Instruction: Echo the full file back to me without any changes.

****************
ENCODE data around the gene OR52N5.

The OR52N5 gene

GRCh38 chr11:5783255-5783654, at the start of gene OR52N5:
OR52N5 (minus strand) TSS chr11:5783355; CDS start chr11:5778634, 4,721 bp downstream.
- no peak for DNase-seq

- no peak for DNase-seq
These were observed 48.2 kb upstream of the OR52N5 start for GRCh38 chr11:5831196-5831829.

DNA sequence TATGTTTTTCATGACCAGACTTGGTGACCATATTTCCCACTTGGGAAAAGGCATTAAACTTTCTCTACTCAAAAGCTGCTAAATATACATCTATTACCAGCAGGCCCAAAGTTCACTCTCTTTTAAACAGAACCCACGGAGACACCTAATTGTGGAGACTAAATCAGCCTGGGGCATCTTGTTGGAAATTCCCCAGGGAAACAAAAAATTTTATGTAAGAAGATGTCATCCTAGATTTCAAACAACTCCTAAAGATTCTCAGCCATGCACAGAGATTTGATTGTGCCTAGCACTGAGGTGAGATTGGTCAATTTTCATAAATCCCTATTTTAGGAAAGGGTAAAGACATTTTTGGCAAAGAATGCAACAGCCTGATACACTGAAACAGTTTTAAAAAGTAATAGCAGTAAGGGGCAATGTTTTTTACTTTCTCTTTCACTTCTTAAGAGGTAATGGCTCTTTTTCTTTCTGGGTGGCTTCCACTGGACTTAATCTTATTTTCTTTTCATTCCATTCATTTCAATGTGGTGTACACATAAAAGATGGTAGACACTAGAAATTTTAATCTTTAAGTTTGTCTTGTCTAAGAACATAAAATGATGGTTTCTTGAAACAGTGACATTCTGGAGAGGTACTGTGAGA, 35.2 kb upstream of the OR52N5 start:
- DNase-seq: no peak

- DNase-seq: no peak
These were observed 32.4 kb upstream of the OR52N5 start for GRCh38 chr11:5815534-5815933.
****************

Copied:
ENCODE data around the gene OR52N5.

The OR52N5 gene

GRCh38 chr11:5783255-5783654, at the start of gene OR52N5:
OR52N5 (minus strand) TSS chr11:5783355; CDS start chr11:5778634, 4,721 bp downstream.
- no peak for DNase-seq

- no peak for DNase-seq
These were observed 48.2 kb upstream of the OR52N5 start for GRCh38 chr11:5831196-5831829.

DNA sequence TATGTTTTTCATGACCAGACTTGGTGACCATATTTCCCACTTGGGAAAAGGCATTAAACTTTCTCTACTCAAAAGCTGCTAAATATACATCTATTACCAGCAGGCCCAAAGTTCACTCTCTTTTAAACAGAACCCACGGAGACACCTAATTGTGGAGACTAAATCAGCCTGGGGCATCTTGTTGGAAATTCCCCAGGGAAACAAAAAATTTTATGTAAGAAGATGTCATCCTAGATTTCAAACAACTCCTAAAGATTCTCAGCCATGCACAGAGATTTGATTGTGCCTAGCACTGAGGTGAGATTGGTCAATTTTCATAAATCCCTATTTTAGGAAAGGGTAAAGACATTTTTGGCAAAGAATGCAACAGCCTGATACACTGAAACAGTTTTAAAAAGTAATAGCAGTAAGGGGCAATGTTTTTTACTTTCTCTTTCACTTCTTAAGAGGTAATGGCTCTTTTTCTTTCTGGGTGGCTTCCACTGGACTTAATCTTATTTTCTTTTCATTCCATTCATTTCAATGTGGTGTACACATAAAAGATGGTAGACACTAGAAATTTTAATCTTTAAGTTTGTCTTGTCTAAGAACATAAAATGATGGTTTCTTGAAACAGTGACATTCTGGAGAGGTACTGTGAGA, 35.2 kb upstream of the OR52N5 start:
- DNase-seq: no peak

- DNase-seq: no peak
These were observed 32.4 kb upstream of the OR52N5 start for GRCh38 chr11:5815534-5815933.